Robert Rauschenberg’s Most Ambitious Artwork Arrives in Beijing

The 1,000-foot artwork took 17 years to create.

Robert Rauschenberg,The ¼ Mile or 2 Furlong Piece (1981–98), in
Robert Rauschenberg,The ¼ Mile or 2 Furlong Piece (1981–98), in "Robert Rauschenberg: A Retrospective," at the Guggenheim Museum, Bilbao in 1998. Courtesy photographer Erika Barahona Ede, © FMGB Gugggenehim, Bilbao.

When Robert Rauschenberg was attempting to create the longest artwork in the world in 1981, he could only dream that the first viewing would be in China. This June, the Robert Rauschenberg Foundation is teaming up with Beijing’s Ullens Center for Contemporary Art (UCCA) to present The ¼ Mile or 2 Furlong Piece (1981–98).

The artist spent nearly two decades at work on the massive project, made up of 190 parts that collectively measure over 1,000 feet. It has not been publicly exhibited since 2000, and has never before been shown its entirety.

The ambitious artwork will be included in the upcoming exhibition “Rauschenberg in China,” opening June 12, which will also include photos Rauschenberg took during a 1985 trip to China.

Robert Rauschenberg working on The ¼ Mile or 2 Furlong Piece (1981–98) in his Laika Lane studio in Captiva, Florida, circa 1983. Courtesy of photographer Terry Van Brunt, © Robert Rauschenberg Foundation, licensed by VAGA, New York.

Robert Rauschenberg working on The ¼ Mile or 2 Furlong Piece (1981–98) in his Laika Lane studio in Captiva, Florida, circa 1983. Courtesy of photographer Terry Van Brunt, © Robert Rauschenberg Foundation, licensed by VAGA, New York.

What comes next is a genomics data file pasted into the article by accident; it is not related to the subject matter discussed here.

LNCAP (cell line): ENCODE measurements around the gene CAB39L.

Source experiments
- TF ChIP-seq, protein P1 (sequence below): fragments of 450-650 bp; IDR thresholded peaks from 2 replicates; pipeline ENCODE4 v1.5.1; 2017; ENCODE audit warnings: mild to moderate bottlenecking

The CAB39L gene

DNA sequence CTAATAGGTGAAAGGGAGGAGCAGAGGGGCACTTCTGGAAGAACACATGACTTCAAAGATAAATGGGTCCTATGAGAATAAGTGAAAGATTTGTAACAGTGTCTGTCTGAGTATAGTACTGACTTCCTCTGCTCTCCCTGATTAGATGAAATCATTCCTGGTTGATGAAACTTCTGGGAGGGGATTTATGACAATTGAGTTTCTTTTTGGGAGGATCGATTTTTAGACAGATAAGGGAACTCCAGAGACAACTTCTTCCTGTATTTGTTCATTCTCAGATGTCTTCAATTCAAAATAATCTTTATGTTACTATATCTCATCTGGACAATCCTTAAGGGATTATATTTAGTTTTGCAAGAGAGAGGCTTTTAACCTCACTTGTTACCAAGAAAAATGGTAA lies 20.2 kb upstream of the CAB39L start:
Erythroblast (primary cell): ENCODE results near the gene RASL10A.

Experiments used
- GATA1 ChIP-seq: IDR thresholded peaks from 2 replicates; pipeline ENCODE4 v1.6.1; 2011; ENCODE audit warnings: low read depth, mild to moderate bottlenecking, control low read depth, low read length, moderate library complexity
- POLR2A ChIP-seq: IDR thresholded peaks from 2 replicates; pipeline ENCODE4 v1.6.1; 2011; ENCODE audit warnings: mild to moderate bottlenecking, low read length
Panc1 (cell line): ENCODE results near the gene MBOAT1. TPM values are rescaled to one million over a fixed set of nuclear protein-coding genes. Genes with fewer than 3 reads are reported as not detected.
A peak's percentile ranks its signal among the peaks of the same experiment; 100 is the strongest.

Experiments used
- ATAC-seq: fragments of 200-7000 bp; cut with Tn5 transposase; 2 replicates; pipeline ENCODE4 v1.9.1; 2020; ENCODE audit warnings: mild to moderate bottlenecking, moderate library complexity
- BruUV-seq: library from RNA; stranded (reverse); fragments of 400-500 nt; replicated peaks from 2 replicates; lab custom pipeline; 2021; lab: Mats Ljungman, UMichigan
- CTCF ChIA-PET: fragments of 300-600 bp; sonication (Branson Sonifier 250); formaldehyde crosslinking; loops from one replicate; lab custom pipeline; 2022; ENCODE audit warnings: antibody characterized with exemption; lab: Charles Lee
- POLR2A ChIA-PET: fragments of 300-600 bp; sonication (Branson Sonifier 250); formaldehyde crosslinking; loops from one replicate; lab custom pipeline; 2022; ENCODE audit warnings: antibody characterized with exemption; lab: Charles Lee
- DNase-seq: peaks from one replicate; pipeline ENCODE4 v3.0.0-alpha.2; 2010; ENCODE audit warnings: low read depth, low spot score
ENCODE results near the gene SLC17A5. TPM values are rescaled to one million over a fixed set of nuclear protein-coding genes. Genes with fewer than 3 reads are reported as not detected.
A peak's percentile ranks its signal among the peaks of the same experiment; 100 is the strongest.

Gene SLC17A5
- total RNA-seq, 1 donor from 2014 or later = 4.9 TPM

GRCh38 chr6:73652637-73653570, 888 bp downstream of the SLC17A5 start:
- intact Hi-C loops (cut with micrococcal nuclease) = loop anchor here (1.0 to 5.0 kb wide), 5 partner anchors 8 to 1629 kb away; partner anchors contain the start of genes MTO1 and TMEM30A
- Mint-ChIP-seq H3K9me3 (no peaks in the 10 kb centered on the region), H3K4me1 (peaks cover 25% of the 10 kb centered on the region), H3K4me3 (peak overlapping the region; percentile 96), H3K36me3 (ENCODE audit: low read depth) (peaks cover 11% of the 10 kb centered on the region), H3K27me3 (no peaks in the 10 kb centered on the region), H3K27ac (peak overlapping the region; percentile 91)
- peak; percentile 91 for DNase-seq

The upcoming show is the artist’s first major exhibition in the country in 34 years, when “ROCI China,” part of the Rauschenberg Overseas Culture Interchange, was presented at Beijing’s National Art Gallery as part of the artist’s efforts to promote global cultural communication.

At the time, the exhibition is said to have heavily influenced the “85 New Wave,” an important generation of local avant-garde artists who were a key factor in the development of the Chinese contemporary scene.

Detail from Robert Rauschenberg’s The ¼ Mile or 2 Furlong Piece (1981–98). © Robert Rauschenberg Foundation, licensed by VAGA, New York.

Detail from Robert Rauschenberg’s The ¼ Mile or 2 Furlong Piece (1981–98). © Robert Rauschenberg Foundation, licensed by VAGA, New York.

“We are thrilled to revisit Rauschenberg’s unique position in China’s contemporary art history through a substantive presentation of a major work which was created at exactly the moment of this encounter,” said Philip Tinari, director of UCCA, in a statement. “We hope that this exhibition will illustrate not only how Rauschenberg inspired China, but how China inspired him.”

The UCCA show is not the only major Rauschenberg exhibition slated to open this year. A retrospective co-organized by Tate Modern, London, and New York’s Museum of Modern Art, which will also travel to the San Francisco Museum of Modern Art, opens at the Tate December 1, 2016.

Robert Rauschenberg with The ¼ Mile or 2 Furlong Piece (1981–98). © Robert Rauschenberg Foundation, licensed by VAGA, New York.

Robert Rauschenberg with The ¼ Mile or 2 Furlong Piece (1981–98). © Robert Rauschenberg Foundation, licensed by VAGA, New York.

Rauschenberg considered The ¼ Mile or 2 Furlong Piece a “self-contained retrospective,” because it included many different types of techniques and materials, with references to various series he worked on throughout his career. The components of the work include include both panels and freestanding elements, and feature photographs, textiles, neon, and other media.

Robert Rauschenberg in China,” featuring The ¼ Mile or 2 Furlong Piece will be on view at the Ullens Centre for Contemporary Art in Beijing from June 12–August 21, 2016.


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